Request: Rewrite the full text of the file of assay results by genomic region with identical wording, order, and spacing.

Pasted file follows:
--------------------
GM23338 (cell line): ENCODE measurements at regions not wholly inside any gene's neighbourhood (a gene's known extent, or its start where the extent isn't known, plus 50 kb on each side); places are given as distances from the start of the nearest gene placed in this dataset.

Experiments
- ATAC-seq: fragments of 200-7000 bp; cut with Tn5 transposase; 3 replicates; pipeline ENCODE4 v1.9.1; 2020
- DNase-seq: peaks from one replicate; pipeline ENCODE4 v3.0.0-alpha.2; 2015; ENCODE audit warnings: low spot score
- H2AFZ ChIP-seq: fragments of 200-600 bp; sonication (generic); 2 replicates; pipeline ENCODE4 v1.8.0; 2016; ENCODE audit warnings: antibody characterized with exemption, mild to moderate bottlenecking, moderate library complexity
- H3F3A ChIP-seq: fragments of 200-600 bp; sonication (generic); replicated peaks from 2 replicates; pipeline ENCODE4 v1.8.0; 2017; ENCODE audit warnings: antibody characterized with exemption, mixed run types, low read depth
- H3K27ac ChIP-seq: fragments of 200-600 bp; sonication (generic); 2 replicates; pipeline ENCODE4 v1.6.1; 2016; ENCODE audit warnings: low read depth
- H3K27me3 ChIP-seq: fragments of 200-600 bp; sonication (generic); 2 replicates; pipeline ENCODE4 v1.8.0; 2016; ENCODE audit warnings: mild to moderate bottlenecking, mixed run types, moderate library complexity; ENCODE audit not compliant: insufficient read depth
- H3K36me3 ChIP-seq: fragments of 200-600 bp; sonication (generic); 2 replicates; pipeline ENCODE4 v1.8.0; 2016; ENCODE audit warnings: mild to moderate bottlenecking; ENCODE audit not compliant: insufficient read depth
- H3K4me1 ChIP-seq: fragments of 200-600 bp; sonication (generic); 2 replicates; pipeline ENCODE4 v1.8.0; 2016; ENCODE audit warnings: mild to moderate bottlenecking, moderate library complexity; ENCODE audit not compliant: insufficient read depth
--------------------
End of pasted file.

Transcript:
GM23338 (cell line): ENCODE measurements at regions not wholly inside any gene's neighbourhood (a gene's known extent, or its start where the extent isn't known, plus 50 kb on each side); places are given as distances from the start of the nearest gene placed in this dataset.

Experiments
- ATAC-seq: fragments of 200-7000 bp; cut with Tn5 transposase; 3 replicates; pipeline ENCODE4 v1.9.1; 2020
- DNase-seq: peaks from one replicate; pipeline ENCODE4 v3.0.0-alpha.2; 2015; ENCODE audit warnings: low spot score
- H2AFZ ChIP-seq: fragments of 200-600 bp; sonication (generic); 2 replicates; pipeline ENCODE4 v1.8.0; 2016; ENCODE audit warnings: antibody characterized with exemption, mild to moderate bottlenecking, moderate library complexity
- H3F3A ChIP-seq: fragments of 200-600 bp; sonication (generic); replicated peaks from 2 replicates; pipeline ENCODE4 v1.8.0; 2017; ENCODE audit warnings: antibody characterized with exemption, mixed run types, low read depth
- H3K27ac ChIP-seq: fragments of 200-600 bp; sonication (generic); 2 replicates; pipeline ENCODE4 v1.6.1; 2016; ENCODE audit warnings: low read depth
- H3K27me3 ChIP-seq: fragments of 200-600 bp; sonication (generic); 2 replicates; pipeline ENCODE4 v1.8.0; 2016; ENCODE audit warnings: mild to moderate bottlenecking, mixed run types, moderate library complexity; ENCODE audit not compliant: insufficient read depth
- H3K36me3 ChIP-seq: fragments of 200-600 bp; sonication (generic); 2 replicates; pipeline ENCODE4 v1.8.0; 2016; ENCODE audit warnings: mild to moderate bottlenecking; ENCODE audit not compliant: insufficient read depth
- H3K4me1 ChIP-seq: fragments of 200-600 bp; sonication (generic); 2 replicates; pipeline ENCODE4 v1.8.0; 2016; ENCODE audit warnings: mild to moderate bottlenecking, moderate library complexity; ENCODE audit not compliant: insufficient read depth